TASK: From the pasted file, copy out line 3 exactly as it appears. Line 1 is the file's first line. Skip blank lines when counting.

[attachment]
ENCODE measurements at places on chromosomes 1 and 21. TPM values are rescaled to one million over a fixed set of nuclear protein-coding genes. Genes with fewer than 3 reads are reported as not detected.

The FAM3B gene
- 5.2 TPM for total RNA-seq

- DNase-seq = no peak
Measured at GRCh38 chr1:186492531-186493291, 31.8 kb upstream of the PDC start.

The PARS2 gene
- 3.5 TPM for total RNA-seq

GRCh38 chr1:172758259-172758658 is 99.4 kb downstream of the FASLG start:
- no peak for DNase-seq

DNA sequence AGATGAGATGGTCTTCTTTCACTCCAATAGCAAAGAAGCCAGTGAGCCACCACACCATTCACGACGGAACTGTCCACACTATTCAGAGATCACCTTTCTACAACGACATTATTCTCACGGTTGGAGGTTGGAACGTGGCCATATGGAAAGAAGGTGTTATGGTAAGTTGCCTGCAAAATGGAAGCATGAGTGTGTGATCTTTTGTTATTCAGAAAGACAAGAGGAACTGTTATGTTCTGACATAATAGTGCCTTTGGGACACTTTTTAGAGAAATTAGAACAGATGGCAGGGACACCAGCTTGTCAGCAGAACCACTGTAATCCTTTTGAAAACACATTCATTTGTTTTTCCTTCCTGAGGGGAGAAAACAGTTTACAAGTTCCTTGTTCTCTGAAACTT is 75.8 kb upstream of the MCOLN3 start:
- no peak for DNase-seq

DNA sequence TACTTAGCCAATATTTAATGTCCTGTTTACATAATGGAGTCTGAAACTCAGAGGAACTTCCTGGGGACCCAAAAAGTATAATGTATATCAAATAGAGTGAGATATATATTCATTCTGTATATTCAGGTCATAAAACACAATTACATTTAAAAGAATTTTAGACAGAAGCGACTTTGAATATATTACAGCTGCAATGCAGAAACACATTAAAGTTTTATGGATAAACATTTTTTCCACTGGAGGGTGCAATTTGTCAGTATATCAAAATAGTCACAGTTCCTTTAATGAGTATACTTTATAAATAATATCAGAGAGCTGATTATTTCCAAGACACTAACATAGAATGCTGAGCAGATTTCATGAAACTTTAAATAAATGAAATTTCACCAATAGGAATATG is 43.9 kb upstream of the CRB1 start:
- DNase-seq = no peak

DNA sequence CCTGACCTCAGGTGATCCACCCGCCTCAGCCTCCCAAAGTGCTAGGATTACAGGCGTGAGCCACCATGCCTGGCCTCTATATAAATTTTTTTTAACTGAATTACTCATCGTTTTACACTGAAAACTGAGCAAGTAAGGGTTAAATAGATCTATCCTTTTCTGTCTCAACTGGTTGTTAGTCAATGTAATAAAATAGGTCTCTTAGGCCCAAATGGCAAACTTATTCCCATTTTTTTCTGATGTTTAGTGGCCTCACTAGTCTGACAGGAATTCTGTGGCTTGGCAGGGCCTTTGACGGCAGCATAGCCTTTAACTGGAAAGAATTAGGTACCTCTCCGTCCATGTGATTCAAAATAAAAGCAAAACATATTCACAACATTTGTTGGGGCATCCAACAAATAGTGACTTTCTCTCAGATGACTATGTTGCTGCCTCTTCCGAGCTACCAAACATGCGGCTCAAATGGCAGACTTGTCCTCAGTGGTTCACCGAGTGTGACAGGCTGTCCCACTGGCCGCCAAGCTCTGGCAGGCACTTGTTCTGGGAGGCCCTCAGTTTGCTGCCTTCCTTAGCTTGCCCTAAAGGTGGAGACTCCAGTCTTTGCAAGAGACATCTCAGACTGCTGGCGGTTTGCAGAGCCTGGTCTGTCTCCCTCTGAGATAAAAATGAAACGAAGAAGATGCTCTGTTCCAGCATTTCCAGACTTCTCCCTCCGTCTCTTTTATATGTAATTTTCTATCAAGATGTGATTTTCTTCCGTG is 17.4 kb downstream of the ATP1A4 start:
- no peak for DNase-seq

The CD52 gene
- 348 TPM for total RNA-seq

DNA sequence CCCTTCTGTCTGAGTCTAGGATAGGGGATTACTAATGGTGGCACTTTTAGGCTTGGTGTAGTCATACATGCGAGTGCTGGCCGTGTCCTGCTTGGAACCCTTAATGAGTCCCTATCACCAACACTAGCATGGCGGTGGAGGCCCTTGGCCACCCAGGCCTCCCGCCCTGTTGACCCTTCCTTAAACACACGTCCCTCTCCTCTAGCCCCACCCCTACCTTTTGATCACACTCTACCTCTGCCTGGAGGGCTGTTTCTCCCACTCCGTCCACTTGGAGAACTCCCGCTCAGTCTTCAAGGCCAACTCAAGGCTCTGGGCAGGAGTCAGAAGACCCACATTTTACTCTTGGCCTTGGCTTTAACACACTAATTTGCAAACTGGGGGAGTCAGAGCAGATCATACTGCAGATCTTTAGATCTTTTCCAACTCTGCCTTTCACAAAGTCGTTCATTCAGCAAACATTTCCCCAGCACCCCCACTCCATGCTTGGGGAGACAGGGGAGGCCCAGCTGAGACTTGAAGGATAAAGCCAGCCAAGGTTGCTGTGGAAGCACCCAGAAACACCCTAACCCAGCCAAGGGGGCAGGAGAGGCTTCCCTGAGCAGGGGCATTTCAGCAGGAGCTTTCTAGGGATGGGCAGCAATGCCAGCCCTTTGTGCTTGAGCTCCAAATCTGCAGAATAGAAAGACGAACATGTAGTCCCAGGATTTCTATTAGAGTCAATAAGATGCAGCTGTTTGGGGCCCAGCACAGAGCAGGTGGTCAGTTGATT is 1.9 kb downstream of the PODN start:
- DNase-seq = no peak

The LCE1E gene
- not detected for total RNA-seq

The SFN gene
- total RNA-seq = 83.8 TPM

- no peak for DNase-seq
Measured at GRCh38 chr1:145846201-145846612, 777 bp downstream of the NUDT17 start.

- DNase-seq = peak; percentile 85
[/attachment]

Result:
- 5.2 TPM for total RNA-seq